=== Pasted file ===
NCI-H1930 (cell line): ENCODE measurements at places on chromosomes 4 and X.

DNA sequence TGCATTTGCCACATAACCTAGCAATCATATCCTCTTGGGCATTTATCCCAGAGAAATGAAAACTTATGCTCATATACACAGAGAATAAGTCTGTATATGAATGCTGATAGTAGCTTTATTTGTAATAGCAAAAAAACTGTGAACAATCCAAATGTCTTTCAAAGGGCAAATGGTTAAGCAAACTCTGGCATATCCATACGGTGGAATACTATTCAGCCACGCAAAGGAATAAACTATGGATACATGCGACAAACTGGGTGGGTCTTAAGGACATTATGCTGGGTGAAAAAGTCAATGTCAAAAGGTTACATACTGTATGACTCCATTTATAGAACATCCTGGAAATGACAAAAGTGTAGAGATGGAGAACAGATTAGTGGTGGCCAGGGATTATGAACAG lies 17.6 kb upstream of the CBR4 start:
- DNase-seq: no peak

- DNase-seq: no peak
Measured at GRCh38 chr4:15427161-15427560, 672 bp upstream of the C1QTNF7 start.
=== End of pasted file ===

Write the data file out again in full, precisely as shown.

NCI-H1930 (cell line): ENCODE measurements at places on chromosomes 4 and X.

DNA sequence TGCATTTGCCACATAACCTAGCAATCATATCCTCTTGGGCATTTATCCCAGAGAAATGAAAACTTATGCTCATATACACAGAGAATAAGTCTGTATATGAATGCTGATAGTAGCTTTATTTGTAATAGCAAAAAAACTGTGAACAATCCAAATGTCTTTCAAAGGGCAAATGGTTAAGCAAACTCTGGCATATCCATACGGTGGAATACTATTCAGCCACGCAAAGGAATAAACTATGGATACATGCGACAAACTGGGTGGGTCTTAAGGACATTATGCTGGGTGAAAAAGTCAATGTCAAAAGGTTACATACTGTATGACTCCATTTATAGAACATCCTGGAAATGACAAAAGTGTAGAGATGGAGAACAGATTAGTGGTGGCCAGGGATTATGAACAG lies 17.6 kb upstream of the CBR4 start:
- DNase-seq: no peak

- DNase-seq: no peak
Measured at GRCh38 chr4:15427161-15427560, 672 bp upstream of the C1QTNF7 start.